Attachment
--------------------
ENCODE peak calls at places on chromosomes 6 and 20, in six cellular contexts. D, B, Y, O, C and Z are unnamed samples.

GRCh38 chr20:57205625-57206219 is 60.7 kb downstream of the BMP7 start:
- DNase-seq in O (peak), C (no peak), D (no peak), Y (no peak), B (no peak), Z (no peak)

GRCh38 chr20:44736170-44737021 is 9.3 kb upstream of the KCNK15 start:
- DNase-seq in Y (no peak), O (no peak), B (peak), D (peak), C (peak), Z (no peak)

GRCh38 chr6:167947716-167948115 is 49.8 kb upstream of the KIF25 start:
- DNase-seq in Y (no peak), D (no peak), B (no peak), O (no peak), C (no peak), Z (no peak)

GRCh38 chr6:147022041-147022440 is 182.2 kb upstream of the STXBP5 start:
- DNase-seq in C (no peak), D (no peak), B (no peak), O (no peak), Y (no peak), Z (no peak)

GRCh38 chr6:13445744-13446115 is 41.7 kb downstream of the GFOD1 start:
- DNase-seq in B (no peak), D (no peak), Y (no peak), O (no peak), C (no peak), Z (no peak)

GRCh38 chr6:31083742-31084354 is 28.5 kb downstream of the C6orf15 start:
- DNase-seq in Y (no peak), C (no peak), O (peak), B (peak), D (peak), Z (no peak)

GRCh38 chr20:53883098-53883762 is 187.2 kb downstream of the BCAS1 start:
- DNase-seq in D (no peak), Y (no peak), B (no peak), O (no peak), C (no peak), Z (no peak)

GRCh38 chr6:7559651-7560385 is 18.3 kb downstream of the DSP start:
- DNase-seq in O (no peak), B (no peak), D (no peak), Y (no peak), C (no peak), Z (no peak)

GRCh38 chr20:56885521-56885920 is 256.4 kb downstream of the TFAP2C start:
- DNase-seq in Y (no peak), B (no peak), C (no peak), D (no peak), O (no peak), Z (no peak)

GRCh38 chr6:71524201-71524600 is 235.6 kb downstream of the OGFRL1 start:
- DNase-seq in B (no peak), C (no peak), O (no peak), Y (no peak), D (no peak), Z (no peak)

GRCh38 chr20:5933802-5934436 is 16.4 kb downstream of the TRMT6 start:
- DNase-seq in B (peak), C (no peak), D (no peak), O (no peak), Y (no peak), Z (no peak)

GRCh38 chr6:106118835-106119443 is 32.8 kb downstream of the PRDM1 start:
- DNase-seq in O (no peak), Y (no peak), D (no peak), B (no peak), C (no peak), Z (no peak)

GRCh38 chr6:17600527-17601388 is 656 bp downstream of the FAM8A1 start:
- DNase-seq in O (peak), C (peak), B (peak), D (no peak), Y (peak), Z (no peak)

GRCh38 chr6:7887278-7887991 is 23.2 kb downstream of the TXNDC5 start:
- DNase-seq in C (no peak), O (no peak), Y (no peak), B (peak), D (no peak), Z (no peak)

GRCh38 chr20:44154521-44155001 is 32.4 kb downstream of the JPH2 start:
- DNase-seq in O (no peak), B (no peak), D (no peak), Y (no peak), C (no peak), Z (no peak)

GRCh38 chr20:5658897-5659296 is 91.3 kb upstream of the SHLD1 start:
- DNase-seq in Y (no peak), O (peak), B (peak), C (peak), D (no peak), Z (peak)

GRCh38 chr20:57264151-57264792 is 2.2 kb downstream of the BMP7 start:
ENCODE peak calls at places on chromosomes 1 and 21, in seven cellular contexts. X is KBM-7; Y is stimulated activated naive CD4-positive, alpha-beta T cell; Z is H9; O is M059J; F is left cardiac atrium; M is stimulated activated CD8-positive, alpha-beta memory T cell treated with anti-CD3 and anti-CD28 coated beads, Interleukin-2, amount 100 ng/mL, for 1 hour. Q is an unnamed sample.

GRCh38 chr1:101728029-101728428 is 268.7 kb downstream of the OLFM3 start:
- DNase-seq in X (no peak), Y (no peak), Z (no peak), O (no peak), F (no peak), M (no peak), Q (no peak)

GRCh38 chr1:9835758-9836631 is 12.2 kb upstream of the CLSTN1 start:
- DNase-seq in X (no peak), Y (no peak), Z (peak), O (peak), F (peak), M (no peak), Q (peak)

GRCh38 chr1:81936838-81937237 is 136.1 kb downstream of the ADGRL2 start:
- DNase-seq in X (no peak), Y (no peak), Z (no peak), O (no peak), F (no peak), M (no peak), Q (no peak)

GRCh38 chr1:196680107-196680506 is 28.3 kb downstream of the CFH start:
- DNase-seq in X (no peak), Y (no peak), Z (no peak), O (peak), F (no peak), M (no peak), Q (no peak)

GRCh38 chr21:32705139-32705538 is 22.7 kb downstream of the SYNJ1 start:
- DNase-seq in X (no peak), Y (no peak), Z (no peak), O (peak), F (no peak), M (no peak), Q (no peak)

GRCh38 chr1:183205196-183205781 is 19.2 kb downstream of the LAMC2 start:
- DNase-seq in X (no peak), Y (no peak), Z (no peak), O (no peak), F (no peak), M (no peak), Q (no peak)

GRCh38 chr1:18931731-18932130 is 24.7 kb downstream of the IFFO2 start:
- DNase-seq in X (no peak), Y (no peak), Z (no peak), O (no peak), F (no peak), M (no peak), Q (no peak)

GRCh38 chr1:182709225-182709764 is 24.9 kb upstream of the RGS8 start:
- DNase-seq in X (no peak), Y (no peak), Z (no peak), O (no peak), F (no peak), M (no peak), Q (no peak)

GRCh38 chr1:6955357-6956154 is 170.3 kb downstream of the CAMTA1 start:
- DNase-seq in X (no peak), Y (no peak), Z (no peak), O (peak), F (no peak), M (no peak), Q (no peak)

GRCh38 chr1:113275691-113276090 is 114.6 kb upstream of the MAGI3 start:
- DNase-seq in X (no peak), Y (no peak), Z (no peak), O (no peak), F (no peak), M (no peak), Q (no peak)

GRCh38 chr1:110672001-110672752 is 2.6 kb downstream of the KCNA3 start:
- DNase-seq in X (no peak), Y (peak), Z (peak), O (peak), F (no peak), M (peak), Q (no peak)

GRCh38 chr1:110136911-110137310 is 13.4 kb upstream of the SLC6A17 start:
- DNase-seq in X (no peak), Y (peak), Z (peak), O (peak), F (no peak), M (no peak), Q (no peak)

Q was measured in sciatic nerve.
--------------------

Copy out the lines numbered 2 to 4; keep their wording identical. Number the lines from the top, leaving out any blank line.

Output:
GRCh38 chr20:57205625-57206219 is 60.7 kb downstream of the BMP7 start:
- DNase-seq in O (peak), C (no peak), D (no peak), Y (no peak), B (no peak), Z (no peak)

GRCh38 chr20:44736170-44737021 is 9.3 kb upstream of the KCNK15 start: